BookLife Prize in Fiction
- by Tracey Lewis-Giggetts and Marcella McCoy-Deh
Francine, an adjunct professor at a Philadelphia area college, supplements her income with jobs as a phone sex operator and a bartender when an opportunity to conduct research in Ghana leads to an opportunity for self-reflection. Francine’s plight as a downtrodden professor is somewhat flimsy, but this slim romantic novel has some fun moments in the first half. However, several loose ends and odd shifts in point-of-view will frustrate some readers, as will the sped-up, too-tidy ending.
- by Nicole Evelina
This ambitious historical novel traces the remarkable life story of nineteenth-century spiritualist, suffragist, stockbroker, editor, and presidential candidate Victoria Woodhull from her childhood through her arrest on obscenity charges and her eventual move to England. The novelist’s extensive historical research is evident, although the narrative’s ample length, numerous historical details, and broad temporal canvas detracts from character and thematic development, and fictional elements such as imagined sex scenes and invented dialogue at times feel forced. The author seems torn between the desires to write a biography and a novel.
- by Jennifer Wixson
Wixson's cozy, often saccharine novel moves between the present-day story of small-town pastor Maggie and that of Jana Hastings's youth in 1941. Both Maggie and 88-year-old Miss Hastings are dying, but it's hard to believe Maggie would choose not to fight her cancer. Meanwhile, while colorful, the tales and personalities of the inhabitants of Sovereign, Maine, display the same cheerful charm of a Hallmark movie. Fans of the Mitford series might enjoy this, but not readers looking for an unpredictable plot.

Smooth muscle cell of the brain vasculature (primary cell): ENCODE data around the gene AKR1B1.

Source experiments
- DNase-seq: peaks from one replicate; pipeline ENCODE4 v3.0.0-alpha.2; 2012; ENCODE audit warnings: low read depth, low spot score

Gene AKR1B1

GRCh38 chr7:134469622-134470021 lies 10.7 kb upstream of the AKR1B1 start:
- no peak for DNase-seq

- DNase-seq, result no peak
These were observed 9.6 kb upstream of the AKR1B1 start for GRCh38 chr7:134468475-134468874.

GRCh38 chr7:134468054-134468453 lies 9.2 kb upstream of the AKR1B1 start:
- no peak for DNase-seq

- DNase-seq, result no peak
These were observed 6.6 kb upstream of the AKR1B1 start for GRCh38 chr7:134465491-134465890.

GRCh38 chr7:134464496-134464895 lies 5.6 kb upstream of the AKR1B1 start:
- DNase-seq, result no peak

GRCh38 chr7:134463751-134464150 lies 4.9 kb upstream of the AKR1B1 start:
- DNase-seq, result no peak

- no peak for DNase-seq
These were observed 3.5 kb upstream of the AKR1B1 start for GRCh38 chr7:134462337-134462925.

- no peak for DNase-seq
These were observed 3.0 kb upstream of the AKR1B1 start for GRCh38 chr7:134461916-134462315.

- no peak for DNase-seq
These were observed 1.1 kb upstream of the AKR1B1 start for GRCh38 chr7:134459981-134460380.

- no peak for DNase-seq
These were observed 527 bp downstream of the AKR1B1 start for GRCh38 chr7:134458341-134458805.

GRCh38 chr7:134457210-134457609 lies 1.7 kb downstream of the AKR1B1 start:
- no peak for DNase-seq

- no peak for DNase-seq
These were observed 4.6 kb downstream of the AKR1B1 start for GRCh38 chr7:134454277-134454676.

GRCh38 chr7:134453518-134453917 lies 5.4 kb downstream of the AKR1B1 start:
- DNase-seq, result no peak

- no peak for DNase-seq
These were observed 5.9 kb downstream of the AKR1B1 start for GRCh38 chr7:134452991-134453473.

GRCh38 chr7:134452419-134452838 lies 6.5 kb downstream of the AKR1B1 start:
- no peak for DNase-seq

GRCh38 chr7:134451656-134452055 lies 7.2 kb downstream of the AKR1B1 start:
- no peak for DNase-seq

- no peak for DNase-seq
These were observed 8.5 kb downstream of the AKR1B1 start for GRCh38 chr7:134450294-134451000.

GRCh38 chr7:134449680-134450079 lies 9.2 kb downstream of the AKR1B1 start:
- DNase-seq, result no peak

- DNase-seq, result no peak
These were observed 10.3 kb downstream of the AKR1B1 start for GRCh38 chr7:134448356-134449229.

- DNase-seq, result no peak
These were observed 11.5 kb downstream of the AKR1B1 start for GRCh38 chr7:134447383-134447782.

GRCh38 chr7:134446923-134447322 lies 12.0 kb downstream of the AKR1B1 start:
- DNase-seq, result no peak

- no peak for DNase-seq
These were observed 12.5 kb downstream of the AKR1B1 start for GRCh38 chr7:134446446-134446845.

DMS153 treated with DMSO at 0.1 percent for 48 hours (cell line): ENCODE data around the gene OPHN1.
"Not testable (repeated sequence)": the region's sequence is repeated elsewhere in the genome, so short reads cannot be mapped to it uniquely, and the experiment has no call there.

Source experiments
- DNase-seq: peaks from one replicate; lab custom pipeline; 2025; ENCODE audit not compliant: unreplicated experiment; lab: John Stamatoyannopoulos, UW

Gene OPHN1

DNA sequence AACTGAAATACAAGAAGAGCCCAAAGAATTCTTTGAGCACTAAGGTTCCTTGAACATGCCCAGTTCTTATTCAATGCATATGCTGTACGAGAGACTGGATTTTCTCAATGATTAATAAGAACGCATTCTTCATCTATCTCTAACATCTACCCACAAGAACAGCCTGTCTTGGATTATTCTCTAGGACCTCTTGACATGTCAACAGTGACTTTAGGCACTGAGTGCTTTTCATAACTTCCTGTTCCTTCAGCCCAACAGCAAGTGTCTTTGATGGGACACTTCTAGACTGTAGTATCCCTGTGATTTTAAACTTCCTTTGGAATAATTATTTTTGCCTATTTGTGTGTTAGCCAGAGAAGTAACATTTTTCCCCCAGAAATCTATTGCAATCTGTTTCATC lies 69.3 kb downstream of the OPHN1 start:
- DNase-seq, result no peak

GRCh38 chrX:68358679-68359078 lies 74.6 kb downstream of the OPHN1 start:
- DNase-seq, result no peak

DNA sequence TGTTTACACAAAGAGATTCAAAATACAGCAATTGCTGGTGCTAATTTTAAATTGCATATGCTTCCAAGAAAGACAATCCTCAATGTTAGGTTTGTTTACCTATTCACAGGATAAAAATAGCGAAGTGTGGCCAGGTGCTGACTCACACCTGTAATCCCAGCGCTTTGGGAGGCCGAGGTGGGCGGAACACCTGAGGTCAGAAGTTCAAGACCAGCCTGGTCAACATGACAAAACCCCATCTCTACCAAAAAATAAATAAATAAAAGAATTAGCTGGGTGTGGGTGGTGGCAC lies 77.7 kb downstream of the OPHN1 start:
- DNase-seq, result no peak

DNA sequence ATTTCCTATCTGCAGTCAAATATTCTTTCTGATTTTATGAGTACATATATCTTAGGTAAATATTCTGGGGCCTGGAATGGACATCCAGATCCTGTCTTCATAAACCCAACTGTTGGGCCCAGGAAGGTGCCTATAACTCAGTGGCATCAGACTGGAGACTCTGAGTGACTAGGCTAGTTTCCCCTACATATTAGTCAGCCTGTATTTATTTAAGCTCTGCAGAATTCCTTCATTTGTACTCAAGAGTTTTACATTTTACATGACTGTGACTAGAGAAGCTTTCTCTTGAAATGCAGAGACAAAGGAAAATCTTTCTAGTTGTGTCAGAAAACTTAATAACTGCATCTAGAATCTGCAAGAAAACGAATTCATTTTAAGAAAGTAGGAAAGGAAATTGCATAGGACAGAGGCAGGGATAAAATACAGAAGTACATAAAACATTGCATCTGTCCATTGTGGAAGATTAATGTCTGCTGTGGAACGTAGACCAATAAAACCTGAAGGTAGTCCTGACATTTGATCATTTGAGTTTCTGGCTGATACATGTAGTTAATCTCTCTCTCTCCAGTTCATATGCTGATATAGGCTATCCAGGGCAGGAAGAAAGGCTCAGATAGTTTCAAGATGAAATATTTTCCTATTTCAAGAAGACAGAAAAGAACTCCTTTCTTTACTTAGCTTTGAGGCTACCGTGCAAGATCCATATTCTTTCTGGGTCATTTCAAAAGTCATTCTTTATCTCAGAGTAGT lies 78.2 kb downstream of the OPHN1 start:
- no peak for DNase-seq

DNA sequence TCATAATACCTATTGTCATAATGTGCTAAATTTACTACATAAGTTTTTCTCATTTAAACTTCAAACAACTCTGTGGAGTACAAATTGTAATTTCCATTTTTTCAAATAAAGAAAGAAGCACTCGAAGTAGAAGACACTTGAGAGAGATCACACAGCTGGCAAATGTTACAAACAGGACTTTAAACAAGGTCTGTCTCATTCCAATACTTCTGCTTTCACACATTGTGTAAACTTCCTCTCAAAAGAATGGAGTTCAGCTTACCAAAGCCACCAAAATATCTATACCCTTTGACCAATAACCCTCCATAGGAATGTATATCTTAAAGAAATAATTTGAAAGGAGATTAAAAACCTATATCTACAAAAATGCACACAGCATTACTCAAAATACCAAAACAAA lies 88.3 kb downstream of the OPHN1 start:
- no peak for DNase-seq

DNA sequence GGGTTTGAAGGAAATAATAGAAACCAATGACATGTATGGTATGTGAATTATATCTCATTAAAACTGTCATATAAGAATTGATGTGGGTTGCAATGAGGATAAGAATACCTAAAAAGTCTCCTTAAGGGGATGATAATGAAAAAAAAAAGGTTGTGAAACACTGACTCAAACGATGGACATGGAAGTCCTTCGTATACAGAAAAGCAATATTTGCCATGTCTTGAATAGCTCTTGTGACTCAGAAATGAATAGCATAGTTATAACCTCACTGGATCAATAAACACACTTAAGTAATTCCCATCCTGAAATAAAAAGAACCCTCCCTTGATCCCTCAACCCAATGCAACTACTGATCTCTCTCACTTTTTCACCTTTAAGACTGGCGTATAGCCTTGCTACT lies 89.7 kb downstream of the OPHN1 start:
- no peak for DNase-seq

- by Julie Frayn
In this predictable crime novel set in Canada, Mazie Reynolds gets out of an abusive marriage by killing her husband and going on the run with her 12 year old daughter, Ariel. Readers may find Mazie’s situation too contrived – what are the chances that the stranger she meets, Norman Day, is a criminal defense lawyer? While the novel might offer hope to victims of domestic violence, characters lack depth and development.
- by peggy winnett
Hannah leaves her Bay Area home to teach English at a Chinese university, leaving behind her boyfriend Ben. The author paints a good picture of work both rewarding and bewildering, of the challenges of loneliness and adapting to a vastly different culture. The book falls short when it comes to integrating the two main plot lines: the experience in China and the relationship with Ben. The supporting characters could be more fully fleshed, and a stronger focus is needed on showing over telling.
- by Kerry Reis
This novel about a family in crisis is unfortunately filled with the predictable elements: a son battling his heritage; a loving wife, overcoming the shock of her husband's real identity; a brokenhearted mother; and children trying to understand all that's swirling around them. Emotions run strong as each family member fights for a place in the new order of things, but the emotions don't always ring true or delve deep enough.